Ugh. December 23, 2006Posted by Rasheed Eldin in Media, Queer Muslims, Responses.
Daayiee Abdullah, aka Sidney Thompson, still masquerading as an “Imam”, has given an interview to his local LGBT rag.
Because of the protracted prominence of this all-round fruitcake, we’re soon going to publish a document outlining some of his outlandish claims and their refutations, and proving that he has no right to call himself an “Islamic scholar”. That became obvious at his own e-mail group some months ago, when he hounded someone out just for insisting on knowing Daayiee’s Islamic credentials.
Simple answer: he has none.
In the meantime, comments on a few bits from the interview are below. And here are some previous posts on Daayiee/Sid for those who haven’t read them:
MW: When did people start calling you ”Imam”?
ABDULLAH: I can’t really say when that started. I presume it would have been sometime in 2000. When I joined [the online group, Muslim Gay Men], there were [online] discussions and some of the people who came in claimed that they were gay, but their purpose was to try to change people, versus understanding people for who they are. They would resort to ”ancient scholar so-and-so who such-and-such.” I would always challenge them because our belief is Koran first, then Sunna [the Hadith] of the Prophet. If we don’t find anything there, we go to what they refer to as the Sahaba [companions of Muhammad].
Oh, so humble. He calls himself “a person trained in Arabic as a linguist and grammarian, a legal scholar in Shari’ah and Fiqh, a scholar in comparative legal systems” – and more recently: “my credentials are many with more than 8 earned degrees (from BS/BAs to MAs to doctorate)”. Wow! Funny that he became rather coy when asked for details. More on that another day.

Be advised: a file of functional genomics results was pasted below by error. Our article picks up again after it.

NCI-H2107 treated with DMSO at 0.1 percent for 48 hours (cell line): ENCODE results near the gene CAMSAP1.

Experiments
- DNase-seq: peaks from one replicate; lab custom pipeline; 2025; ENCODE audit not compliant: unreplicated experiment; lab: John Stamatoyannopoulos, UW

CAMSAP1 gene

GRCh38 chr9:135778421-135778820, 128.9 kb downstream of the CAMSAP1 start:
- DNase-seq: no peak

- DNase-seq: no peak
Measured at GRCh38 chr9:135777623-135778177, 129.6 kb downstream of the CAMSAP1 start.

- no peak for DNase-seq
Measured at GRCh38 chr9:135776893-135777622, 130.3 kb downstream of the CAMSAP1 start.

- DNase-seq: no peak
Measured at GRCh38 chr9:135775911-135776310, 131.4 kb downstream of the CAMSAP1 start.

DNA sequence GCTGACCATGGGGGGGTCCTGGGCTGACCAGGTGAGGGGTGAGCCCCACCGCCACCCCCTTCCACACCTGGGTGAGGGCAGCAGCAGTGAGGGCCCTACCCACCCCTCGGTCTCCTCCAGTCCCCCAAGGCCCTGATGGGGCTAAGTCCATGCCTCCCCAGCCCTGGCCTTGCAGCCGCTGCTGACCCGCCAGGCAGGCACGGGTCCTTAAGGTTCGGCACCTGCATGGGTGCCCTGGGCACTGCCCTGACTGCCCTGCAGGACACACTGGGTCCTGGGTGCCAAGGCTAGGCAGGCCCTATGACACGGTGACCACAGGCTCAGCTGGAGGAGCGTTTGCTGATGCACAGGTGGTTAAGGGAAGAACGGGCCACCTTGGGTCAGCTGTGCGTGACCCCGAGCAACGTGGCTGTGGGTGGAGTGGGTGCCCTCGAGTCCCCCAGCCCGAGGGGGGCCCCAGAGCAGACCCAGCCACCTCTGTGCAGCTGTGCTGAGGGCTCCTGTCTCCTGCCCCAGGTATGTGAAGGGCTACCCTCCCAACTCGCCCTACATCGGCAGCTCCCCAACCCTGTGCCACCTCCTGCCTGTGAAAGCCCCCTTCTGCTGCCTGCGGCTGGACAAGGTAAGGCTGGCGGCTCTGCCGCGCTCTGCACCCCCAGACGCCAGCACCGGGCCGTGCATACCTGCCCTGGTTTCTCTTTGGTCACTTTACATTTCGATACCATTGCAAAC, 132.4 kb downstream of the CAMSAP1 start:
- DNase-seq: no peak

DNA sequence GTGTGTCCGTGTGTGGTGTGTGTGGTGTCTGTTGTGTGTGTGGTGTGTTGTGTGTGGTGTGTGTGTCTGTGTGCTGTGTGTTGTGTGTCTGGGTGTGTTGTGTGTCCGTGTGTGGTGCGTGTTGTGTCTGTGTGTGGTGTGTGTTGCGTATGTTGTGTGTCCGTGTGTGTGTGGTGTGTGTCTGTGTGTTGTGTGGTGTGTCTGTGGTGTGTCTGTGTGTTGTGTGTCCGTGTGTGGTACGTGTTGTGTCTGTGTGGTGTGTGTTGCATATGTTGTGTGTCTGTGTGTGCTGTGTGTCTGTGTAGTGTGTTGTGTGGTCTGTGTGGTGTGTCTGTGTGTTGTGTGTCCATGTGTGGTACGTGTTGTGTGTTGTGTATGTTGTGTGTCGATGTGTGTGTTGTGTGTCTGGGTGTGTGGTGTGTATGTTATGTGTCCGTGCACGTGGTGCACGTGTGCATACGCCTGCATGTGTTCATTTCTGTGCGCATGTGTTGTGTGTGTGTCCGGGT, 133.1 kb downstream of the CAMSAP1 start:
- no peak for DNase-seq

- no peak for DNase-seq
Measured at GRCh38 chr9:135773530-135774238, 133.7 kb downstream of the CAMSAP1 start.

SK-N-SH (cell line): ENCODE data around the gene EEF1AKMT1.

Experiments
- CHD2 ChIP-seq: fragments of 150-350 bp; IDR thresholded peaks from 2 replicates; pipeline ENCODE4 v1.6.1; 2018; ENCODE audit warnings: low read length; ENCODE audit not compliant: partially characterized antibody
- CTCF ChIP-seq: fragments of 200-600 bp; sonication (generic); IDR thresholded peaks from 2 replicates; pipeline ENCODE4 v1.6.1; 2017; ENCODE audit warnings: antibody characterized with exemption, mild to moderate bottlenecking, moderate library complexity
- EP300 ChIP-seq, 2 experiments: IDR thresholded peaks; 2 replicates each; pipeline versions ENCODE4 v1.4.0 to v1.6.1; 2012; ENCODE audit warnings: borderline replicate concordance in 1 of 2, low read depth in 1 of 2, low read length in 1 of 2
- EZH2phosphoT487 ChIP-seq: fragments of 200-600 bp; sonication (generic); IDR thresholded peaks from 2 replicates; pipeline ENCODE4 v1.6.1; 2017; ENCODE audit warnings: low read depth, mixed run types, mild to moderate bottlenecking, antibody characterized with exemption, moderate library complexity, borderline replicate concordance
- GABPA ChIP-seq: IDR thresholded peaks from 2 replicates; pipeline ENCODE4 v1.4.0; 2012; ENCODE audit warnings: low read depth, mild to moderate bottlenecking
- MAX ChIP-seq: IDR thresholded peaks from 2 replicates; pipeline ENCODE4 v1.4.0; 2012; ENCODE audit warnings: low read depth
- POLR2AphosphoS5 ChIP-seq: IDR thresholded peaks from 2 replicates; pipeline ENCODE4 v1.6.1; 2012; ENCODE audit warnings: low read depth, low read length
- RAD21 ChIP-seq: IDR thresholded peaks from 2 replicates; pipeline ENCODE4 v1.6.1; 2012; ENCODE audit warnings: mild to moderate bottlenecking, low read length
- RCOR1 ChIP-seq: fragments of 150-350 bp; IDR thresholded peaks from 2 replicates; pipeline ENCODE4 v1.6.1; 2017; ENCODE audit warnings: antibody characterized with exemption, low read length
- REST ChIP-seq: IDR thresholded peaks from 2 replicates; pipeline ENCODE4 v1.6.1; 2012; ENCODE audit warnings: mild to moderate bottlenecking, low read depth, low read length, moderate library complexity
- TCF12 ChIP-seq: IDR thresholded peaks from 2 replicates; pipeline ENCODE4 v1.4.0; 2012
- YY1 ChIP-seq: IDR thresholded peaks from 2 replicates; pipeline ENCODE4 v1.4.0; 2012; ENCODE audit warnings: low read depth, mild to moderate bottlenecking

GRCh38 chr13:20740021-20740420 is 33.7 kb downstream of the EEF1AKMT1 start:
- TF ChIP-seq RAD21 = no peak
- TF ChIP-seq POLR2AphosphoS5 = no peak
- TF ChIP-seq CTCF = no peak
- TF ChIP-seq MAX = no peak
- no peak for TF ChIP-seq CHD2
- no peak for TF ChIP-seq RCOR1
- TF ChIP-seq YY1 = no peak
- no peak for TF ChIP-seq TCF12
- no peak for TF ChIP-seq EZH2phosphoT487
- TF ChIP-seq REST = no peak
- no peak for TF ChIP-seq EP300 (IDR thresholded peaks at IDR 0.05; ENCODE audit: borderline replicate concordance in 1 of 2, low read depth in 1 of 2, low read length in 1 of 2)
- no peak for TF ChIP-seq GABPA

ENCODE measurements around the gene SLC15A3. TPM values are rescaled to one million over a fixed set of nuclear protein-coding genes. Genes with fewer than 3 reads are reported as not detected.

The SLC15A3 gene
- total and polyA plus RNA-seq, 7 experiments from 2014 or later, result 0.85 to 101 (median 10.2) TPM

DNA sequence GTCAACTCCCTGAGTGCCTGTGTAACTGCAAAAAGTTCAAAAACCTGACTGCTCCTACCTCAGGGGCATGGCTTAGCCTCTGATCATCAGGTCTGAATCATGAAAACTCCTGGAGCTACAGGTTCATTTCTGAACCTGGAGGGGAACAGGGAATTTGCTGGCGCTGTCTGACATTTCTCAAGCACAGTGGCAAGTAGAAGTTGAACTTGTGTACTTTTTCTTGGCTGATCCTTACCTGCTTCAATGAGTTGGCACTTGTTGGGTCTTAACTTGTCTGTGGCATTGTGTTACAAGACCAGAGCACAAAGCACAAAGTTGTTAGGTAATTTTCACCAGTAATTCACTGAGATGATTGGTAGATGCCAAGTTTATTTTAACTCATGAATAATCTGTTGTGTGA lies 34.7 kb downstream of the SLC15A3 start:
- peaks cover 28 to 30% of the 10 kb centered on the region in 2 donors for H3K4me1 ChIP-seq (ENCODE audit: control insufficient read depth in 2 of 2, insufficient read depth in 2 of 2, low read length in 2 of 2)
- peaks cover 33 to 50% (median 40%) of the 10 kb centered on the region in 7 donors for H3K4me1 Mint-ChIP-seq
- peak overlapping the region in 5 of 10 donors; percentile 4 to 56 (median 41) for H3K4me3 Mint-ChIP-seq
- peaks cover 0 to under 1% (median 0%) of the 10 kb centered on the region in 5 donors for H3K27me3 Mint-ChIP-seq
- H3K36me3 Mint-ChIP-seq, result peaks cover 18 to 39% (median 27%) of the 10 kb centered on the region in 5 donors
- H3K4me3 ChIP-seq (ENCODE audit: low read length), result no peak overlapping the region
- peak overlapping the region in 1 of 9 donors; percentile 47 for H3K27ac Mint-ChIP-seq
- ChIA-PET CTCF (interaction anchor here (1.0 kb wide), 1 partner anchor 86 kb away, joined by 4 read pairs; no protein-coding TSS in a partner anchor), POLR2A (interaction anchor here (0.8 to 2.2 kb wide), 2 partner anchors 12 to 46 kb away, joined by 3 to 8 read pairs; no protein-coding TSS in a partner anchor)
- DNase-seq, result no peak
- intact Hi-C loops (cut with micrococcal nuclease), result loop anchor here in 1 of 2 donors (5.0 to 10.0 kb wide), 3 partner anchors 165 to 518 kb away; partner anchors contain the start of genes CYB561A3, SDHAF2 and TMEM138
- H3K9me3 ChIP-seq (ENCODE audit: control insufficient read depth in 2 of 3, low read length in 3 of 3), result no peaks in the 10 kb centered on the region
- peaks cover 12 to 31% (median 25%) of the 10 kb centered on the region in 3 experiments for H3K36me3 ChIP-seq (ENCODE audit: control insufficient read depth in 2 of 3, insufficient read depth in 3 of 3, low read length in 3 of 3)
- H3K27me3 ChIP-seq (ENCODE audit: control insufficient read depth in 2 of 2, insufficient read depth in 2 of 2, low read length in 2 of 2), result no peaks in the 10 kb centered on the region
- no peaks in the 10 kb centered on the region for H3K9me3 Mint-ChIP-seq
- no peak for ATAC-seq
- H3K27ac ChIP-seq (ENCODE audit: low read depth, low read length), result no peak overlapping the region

But it’s strange he talks about referring to the Sahabah, which is something affirmed by the real scholars of the religion. I remind you of Daayiee’s previous outrageous calumny, which he is invited to retract:
Prophet Mohammed, (Sallu Alayhi Wa Salaam or SAWS Peace Be Upon Him) “dislike” for homosexuality is a legal fiction created after the death of Prophet Mohammed, SAWS, by [his] companions.
In the Metro Weekly, he goes on to discuss the mukhannatheen in a very confused way:
During this same time, they had something they refer to as the mukhannathun — something like the hijras in India, sort of a male-female, cross-dressing types. They existed. And they also lived or worked in the household of the Prophet. Aisha, one of the Prophet’s wives, indicated that there were men who worked in the household. They were mukhannathun. That generally meant that they were not necessarily castrated, but not having an interest in women. If the Prophet had mukhannathun in his household who served him and his wives, it seems that he wouldn’t have had an aversion to these people.
I personally don’t know this hadith – please someone (especially Daayiee, who is basing his wikijtihad on it) quote it and vouch for its authority.
But in using it, first of all you must define this category of people. Daayiee wants to say simultaneously that they were cross-dressers, and imply they were homosexual while the description (“not having an interest in women”) actually applies better to people who are asexual. That is also the cleanest interpretation of the Qur’anic category of at-taabi’eena ghayri ulil-irbati minar-rijal (“men-slaves without sexual desire”, 24:31).